BBC NEWS Americas Africa Europe Middle East South Asia Asia Pacific
BBCi NEWS   SPORT   WEATHER   WORLD SERVICE   A-Z INDEX     

BBC News World Edition
 You are in: Business  
News Front Page
Africa
Americas
Asia-Pacific
Europe
Middle East
South Asia
UK
Business
E-Commerce
Economy
Market Data
Entertainment
Science/Nature
Technology
Health
-------------
Talking Point
-------------
Country Profiles
In Depth
-------------
Programmes
-------------
BBC Sport
BBC Weather
SERVICES
-------------
EDITIONS
Monday, 17 February, 2003, 16:16 GMT
Gold falls as war tensions ease
gold bars
Investors tend to regard gold as a safe haven
The price of gold has fallen to its lowest level in almost seven weeks following signs that momentum towards a military conflict with Iraq may be slowing.

The gold market is saying that war is not a certainty

Paul Lee, director of precious metals at Dresdner Kleinwort Wasserstein
Gold, often seen as a safe-haven in times of international tension, fell as low as $342 an ounce on Monday, down from Friday's price of $350.50, before rising back to $347 by the day's end.

The US dollar, meanwhile, climbed against major currencies as war fears eased.

A weekend of massive anti-war demonstrations around the world and a divided international diplomatic community appears to have reduced tension.

"The case for war is getting weaker and weaker," said Teng Ngiek Lian, chief executive at Singapore's Target Asset Management.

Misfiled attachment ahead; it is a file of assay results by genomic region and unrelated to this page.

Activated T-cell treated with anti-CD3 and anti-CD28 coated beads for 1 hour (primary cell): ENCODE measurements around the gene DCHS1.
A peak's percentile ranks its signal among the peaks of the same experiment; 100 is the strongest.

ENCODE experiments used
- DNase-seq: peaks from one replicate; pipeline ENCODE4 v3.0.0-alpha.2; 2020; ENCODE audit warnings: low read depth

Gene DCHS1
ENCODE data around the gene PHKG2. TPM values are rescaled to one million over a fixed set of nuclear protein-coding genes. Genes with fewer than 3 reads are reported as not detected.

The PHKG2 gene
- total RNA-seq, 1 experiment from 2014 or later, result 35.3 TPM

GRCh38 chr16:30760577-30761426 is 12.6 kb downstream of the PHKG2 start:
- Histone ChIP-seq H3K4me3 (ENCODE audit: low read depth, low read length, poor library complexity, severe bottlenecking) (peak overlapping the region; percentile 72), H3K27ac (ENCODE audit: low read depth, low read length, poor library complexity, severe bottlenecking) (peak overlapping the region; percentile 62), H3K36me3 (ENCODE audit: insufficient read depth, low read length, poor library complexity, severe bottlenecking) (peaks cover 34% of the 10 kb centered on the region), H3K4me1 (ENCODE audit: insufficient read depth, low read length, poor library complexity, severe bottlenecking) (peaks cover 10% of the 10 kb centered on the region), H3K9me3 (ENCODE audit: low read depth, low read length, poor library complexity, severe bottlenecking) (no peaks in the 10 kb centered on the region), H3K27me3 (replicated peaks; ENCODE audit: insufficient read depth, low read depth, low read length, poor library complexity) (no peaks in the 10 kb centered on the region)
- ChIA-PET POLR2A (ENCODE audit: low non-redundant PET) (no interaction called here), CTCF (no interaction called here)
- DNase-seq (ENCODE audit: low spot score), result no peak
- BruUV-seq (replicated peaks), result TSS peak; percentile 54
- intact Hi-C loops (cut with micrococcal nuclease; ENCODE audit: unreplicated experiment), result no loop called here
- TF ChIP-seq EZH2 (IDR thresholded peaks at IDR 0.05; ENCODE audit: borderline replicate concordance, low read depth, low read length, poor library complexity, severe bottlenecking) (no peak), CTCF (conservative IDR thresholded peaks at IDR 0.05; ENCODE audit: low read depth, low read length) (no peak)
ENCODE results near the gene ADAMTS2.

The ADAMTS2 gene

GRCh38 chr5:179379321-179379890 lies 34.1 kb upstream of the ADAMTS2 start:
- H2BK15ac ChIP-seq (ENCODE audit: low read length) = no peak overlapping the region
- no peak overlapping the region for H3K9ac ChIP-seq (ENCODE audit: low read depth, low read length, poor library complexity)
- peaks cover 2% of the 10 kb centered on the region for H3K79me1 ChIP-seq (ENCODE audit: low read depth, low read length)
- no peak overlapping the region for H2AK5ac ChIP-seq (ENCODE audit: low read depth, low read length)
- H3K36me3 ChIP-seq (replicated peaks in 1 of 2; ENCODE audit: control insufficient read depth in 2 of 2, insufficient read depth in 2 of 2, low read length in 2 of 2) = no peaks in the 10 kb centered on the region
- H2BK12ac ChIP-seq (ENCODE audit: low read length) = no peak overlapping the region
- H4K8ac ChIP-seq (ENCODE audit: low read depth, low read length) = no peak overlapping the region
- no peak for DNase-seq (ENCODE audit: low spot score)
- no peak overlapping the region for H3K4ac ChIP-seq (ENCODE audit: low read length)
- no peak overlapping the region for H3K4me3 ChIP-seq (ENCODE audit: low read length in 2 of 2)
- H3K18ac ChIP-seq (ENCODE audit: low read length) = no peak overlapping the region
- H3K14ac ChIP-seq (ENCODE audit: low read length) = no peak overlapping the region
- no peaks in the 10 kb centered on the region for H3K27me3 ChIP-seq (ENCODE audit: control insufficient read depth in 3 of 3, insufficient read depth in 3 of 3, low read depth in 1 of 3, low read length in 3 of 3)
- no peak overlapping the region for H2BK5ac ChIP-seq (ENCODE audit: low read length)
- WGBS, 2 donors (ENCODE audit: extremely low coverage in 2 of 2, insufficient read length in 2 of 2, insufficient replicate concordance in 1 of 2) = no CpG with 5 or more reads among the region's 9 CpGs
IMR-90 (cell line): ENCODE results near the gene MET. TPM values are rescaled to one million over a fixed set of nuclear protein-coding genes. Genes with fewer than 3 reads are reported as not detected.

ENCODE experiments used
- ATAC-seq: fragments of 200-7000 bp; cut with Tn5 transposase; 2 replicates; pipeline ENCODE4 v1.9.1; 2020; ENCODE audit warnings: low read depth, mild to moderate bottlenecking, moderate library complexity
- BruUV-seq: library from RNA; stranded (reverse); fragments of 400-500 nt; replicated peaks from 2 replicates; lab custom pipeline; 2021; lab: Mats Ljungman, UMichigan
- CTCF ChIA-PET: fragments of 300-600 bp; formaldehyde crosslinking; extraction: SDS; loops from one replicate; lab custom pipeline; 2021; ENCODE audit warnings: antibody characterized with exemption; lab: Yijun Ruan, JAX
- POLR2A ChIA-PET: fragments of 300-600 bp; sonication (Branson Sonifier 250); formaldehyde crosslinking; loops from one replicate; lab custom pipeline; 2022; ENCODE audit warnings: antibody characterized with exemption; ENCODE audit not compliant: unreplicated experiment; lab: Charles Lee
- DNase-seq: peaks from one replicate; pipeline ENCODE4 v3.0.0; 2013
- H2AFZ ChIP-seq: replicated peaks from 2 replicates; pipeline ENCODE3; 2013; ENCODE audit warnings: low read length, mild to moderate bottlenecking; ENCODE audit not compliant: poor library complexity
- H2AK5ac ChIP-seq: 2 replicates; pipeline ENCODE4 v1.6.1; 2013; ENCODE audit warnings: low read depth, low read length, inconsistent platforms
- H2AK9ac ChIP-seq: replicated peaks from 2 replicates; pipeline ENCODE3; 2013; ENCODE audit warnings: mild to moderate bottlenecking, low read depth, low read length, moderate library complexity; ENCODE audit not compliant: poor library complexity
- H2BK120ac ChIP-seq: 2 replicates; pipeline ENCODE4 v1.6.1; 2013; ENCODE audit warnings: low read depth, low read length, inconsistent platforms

Chief UN arms inspector Hans Blix was more conciliatory than usual last Friday in his report on weapons inspections in Iraq, leaving the UN Security Council divided over the need for war.

Gold slump

At 1600 GMT, after climbing to a session high of 1.0777 against the euro, the dollar was still almost one cent up, at 1.0734 euros.

"The gold market is saying that war is not a certainty," said Paul Lee, director of precious metals at Dresdner Kleinwort Wasserstein in Sydney.

Gold had seen a steady climb as tensions over a war in the Gulf made investors jittery.

Gold peaked at $388.50 earlier in February, its highest level in more than six years.

The financial markets in the US are closed on Monday, including trade of benchmark crude oil, to mark the Presidents' Day holiday.

See also:

13 Feb 03 | Business
11 Feb 03 | Business
11 Feb 03 | Business
07 Feb 03 | Business
31 Jan 03 | Business
Internet links:


The BBC is not responsible for the content of external internet sites

Links to more Business stories are at the foot of the page.


 E-mail this story to a friend

Links to more Business stories

© BBC ^^ Back to top

News Front Page | Africa | Americas | Asia-Pacific | Europe | Middle East |
South Asia | UK | Business | Entertainment | Science/Nature |
Technology | Health | Talking Point | Country Profiles | In Depth |
Programmes